There was a sense of deja vu in the minds of those who saw Osman Ali’s latest film Pilot Cafe at a preview in Kuala Lumpur, recently. The romantic drama stars Fahrin Ahmad as Ameer, a philandering pilot who’d make Charlie Sheen look like the ideal son-in-law.
His bad boy days, however, are finished when he meets Maya (Izara Aishah).
The girl in question has just arrived in the city from her village when she’s tricked into prostitution by a taxi driver. Luckily, she escapes and finds her way to Ameer. Although she’s a stranger, Ameer takes Maya under his wing and gets her a job as a waitress.
What Ameer doesn’t know is, Maya left her hometown after her family disowned her due to her relationship with boyfriend Rashid (Remy Ishak). Ameer learns of the relationship when Maya reveals she is pregnant with Rashid’s baby. Ameer becomes the unlikely stand-in “husband” in making sure she has a safe delivery.
Now, where have we seen this story of a playboy who falls in love with a kampung girl before?
Back in 2011, Osman was making waves with Ombak Rindu, a romantic drama starring Maya Karin as Izzah, a kampung girl sold to a brothel by her uncle. A playboy, played by Aaron Aziz, becomes her unlikely saviour when he takes her out of the brothel.
Over time, he falls in love with Izzah. Ombak Rindu’s theme song was performed by Hafiz Suip and Adira. As it happens, Hafiz and Adira are also performing Pilot Cafe’s theme song, Untuk Cinta.
Osman didn’t shy away from the obvious similarities between the two films.
“I can’t deny that I’ve used Ombak Rindu as a source of inspiration,” he admitted at a press conference.
With Ombak Rindu’s phenomenal box-office success – the film grossed over RM10mil – one can’t fault Osman for sticking to a formula that has worked with the local viewers.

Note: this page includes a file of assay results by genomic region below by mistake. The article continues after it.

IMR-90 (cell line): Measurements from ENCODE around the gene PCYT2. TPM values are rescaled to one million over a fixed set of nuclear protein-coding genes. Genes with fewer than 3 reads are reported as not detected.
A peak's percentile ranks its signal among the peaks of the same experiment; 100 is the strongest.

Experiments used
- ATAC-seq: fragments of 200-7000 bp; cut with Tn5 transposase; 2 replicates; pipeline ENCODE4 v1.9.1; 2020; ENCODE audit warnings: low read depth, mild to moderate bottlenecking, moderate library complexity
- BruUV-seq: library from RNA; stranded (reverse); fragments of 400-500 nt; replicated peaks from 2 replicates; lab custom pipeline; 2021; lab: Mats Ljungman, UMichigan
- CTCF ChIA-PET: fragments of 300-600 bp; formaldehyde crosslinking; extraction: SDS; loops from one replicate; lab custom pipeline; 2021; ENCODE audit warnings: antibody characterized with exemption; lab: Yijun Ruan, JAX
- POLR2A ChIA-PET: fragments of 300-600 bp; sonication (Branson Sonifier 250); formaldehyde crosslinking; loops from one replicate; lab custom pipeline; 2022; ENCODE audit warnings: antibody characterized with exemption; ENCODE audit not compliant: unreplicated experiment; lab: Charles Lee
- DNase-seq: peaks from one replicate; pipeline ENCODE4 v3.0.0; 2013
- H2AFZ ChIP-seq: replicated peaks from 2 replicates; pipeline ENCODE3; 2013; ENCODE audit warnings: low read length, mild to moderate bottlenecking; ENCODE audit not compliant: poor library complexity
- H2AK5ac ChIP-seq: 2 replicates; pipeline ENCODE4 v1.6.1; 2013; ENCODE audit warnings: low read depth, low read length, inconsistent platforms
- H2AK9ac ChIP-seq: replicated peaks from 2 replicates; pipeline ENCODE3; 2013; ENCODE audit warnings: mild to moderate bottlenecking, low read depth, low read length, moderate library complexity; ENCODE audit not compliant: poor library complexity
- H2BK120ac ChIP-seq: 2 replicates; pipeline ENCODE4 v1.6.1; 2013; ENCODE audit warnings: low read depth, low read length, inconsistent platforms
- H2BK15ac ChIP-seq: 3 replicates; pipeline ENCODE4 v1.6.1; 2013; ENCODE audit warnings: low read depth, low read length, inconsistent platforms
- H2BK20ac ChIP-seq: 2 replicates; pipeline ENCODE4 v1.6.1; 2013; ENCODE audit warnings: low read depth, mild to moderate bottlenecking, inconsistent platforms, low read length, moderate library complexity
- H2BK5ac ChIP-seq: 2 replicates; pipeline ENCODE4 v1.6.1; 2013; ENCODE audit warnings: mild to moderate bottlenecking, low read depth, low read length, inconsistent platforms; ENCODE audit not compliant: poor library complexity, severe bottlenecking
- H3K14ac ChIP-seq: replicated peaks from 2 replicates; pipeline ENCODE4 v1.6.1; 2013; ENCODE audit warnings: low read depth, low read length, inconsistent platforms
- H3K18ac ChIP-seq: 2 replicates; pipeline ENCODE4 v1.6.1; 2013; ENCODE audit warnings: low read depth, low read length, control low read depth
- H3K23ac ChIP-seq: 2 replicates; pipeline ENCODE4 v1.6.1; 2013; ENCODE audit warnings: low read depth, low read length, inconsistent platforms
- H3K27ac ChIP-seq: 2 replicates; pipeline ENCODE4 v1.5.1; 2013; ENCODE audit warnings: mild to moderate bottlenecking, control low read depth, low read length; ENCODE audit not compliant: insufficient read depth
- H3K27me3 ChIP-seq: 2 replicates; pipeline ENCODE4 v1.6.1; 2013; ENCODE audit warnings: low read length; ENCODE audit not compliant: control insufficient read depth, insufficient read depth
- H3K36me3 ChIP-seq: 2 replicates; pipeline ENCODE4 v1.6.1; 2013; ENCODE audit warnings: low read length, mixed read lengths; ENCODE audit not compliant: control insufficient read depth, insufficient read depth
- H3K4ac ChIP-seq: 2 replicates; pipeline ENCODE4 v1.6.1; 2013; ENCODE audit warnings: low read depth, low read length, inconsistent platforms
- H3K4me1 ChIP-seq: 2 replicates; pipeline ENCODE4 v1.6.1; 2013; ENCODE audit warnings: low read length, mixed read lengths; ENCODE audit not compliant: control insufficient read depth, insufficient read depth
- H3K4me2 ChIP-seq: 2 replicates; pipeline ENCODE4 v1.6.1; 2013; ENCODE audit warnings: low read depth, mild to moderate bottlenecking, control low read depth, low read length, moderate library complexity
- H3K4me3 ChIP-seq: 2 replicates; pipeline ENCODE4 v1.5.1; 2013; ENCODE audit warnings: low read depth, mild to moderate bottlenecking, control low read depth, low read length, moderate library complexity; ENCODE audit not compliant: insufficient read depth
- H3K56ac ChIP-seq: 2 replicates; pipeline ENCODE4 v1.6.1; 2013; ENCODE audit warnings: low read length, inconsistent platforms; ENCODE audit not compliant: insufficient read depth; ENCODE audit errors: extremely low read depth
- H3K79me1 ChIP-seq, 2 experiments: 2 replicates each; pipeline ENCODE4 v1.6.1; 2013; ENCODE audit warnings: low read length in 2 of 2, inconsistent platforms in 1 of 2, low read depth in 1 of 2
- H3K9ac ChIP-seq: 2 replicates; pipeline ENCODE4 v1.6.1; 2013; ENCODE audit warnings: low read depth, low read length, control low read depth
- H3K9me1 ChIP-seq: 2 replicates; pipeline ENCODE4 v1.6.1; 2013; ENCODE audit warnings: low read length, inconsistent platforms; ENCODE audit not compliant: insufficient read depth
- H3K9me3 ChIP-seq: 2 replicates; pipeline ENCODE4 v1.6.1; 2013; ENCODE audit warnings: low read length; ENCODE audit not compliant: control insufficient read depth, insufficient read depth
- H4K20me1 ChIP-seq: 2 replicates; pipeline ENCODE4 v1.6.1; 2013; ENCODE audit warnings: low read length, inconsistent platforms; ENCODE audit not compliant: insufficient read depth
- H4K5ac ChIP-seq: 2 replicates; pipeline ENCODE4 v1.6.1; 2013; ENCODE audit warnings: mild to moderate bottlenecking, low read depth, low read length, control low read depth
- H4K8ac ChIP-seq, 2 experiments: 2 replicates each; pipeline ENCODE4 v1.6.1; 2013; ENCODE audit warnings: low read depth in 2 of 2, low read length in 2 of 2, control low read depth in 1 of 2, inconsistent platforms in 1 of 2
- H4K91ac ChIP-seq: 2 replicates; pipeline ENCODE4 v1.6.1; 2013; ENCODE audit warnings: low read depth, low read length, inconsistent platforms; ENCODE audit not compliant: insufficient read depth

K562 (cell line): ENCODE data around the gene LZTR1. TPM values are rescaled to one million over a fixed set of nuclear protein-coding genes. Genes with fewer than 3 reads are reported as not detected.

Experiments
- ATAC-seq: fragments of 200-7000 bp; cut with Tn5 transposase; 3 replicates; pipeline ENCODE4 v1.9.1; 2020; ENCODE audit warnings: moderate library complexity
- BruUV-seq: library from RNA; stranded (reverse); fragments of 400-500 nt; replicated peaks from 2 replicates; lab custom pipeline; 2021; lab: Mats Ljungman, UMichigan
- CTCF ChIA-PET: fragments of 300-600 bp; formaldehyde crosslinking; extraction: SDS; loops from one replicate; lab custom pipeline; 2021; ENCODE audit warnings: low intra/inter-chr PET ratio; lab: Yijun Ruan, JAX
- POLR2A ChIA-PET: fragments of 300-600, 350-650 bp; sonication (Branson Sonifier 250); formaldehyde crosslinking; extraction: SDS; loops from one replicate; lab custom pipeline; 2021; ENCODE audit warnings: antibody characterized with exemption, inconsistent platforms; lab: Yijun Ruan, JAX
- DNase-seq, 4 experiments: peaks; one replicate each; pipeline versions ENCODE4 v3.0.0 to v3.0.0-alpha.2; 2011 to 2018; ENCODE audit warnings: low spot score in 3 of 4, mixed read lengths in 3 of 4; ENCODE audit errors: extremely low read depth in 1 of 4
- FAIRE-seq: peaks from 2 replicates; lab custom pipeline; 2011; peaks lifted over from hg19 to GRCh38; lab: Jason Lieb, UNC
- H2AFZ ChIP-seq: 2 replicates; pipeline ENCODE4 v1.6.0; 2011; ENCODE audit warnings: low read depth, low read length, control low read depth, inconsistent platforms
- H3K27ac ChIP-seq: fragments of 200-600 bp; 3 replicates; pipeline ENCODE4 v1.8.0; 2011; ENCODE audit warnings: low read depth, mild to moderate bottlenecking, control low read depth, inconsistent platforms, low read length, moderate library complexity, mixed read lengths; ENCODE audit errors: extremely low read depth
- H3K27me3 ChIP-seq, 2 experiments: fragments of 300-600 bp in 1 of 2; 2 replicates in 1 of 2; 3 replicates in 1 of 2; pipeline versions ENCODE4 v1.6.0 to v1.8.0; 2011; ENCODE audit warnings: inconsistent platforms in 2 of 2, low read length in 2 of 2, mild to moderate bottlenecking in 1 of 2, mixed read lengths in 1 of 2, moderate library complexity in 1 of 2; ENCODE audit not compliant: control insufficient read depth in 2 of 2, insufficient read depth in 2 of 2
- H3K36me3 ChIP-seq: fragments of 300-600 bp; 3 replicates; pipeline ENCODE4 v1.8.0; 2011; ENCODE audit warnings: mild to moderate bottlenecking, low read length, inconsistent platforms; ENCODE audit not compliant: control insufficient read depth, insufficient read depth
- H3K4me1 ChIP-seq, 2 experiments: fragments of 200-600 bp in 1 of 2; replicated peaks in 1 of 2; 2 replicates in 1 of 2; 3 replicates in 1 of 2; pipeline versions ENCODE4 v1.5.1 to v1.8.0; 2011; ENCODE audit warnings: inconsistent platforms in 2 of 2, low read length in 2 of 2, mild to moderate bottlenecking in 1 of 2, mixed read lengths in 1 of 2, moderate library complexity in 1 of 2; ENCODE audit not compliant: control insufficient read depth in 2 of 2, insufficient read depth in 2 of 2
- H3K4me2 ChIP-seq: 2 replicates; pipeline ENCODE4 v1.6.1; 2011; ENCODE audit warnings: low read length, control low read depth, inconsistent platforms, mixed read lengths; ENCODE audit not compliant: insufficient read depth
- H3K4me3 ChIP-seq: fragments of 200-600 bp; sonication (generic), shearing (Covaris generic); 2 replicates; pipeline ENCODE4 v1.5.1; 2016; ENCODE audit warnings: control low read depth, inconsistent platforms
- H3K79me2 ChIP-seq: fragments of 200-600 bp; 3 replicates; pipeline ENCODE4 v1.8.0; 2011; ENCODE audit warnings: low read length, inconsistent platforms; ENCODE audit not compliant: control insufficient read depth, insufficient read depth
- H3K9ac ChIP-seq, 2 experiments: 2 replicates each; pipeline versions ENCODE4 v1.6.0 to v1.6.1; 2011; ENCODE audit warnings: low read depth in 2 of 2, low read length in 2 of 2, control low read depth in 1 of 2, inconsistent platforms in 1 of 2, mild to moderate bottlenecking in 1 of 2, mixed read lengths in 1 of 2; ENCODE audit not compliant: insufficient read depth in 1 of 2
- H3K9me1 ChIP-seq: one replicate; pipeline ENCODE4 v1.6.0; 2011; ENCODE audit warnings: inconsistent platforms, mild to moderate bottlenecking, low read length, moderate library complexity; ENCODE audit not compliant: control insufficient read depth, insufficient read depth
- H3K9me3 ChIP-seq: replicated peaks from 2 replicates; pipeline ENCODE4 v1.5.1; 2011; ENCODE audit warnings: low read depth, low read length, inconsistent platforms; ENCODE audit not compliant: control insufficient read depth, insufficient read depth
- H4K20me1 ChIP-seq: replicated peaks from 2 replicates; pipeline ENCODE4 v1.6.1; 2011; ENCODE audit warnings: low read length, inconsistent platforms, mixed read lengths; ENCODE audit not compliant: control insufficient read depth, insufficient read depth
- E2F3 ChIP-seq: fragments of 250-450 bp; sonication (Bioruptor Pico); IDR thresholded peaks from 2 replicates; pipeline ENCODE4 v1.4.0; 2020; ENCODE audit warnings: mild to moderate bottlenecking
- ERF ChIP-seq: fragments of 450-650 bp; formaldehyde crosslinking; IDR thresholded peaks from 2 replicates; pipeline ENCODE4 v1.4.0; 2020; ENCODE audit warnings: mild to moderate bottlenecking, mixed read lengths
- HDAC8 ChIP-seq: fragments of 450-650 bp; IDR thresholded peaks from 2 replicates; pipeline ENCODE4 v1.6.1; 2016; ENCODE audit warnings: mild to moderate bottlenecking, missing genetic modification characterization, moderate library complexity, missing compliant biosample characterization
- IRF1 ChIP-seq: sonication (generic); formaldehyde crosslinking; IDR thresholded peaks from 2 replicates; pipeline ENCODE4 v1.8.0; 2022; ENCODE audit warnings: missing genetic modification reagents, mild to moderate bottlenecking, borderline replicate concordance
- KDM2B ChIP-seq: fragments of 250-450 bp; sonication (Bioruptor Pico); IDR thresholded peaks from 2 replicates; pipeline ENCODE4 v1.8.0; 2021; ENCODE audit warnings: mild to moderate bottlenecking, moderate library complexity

But he also insisted that the similarities are only at the surface and it’s up to the audience to discover that there’s more to Pilot Cafe, which opens today.
He also took the time to address criticism of the film depicting its characters engaging in unsavoury social behaviour such as pre-marital sex and having an unplanned pregnancy.
“I just want to show the reality of what is happening in society,” explained the director. “I often read stories of women who have been exploited by men and their plea for help is often ignored. Instead of focusing on the negative, we should think about what we can do to help women in need.”
With a production cost of close to RM3mil, Pilot Cafe seems like an expensive story about Ameer’s journey to be a better man.
But Osman believes the film’s underlying message of love and redemption is priceless. So much so, he hopes the audience will focus on the message instead of his characters’ indecent behaviour.
“Pilot Cafe is about showing how everyone deserves a second chance. People can learn from their mistakes and strive to be a better person. We can’t judge people for the mistakes they have done and not give them the chance to change.”